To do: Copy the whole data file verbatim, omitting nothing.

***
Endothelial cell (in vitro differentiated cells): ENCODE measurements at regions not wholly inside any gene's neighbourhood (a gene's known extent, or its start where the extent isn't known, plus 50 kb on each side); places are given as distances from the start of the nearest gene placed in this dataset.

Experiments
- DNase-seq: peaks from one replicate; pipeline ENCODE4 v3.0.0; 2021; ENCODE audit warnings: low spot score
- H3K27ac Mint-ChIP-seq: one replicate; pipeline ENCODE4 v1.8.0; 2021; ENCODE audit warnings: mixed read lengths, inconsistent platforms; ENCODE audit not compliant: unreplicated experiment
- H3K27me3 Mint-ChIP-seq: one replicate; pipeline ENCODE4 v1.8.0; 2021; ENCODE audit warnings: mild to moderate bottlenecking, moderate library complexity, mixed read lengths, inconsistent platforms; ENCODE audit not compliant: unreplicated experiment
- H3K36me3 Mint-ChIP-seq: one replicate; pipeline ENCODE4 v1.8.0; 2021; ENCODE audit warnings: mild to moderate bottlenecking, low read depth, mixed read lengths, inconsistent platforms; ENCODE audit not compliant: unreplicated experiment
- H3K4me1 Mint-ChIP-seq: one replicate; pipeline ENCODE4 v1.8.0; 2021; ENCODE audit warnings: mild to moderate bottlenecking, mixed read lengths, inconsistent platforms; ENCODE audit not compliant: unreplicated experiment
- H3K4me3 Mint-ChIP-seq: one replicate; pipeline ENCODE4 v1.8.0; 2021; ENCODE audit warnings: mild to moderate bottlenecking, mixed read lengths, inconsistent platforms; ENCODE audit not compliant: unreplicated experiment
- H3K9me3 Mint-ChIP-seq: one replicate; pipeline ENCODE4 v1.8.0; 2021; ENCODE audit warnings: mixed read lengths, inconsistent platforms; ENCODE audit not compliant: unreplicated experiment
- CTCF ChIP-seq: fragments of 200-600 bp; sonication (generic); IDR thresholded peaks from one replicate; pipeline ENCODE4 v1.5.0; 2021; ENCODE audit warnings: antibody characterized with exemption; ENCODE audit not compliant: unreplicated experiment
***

Endothelial cell (in vitro differentiated cells): ENCODE measurements at regions not wholly inside any gene's neighbourhood (a gene's known extent, or its start where the extent isn't known, plus 50 kb on each side); places are given as distances from the start of the nearest gene placed in this dataset.

Experiments
- DNase-seq: peaks from one replicate; pipeline ENCODE4 v3.0.0; 2021; ENCODE audit warnings: low spot score
- H3K27ac Mint-ChIP-seq: one replicate; pipeline ENCODE4 v1.8.0; 2021; ENCODE audit warnings: mixed read lengths, inconsistent platforms; ENCODE audit not compliant: unreplicated experiment
- H3K27me3 Mint-ChIP-seq: one replicate; pipeline ENCODE4 v1.8.0; 2021; ENCODE audit warnings: mild to moderate bottlenecking, moderate library complexity, mixed read lengths, inconsistent platforms; ENCODE audit not compliant: unreplicated experiment
- H3K36me3 Mint-ChIP-seq: one replicate; pipeline ENCODE4 v1.8.0; 2021; ENCODE audit warnings: mild to moderate bottlenecking, low read depth, mixed read lengths, inconsistent platforms; ENCODE audit not compliant: unreplicated experiment
- H3K4me1 Mint-ChIP-seq: one replicate; pipeline ENCODE4 v1.8.0; 2021; ENCODE audit warnings: mild to moderate bottlenecking, mixed read lengths, inconsistent platforms; ENCODE audit not compliant: unreplicated experiment
- H3K4me3 Mint-ChIP-seq: one replicate; pipeline ENCODE4 v1.8.0; 2021; ENCODE audit warnings: mild to moderate bottlenecking, mixed read lengths, inconsistent platforms; ENCODE audit not compliant: unreplicated experiment
- H3K9me3 Mint-ChIP-seq: one replicate; pipeline ENCODE4 v1.8.0; 2021; ENCODE audit warnings: mixed read lengths, inconsistent platforms; ENCODE audit not compliant: unreplicated experiment
- CTCF ChIP-seq: fragments of 200-600 bp; sonication (generic); IDR thresholded peaks from one replicate; pipeline ENCODE4 v1.5.0; 2021; ENCODE audit warnings: antibody characterized with exemption; ENCODE audit not compliant: unreplicated experiment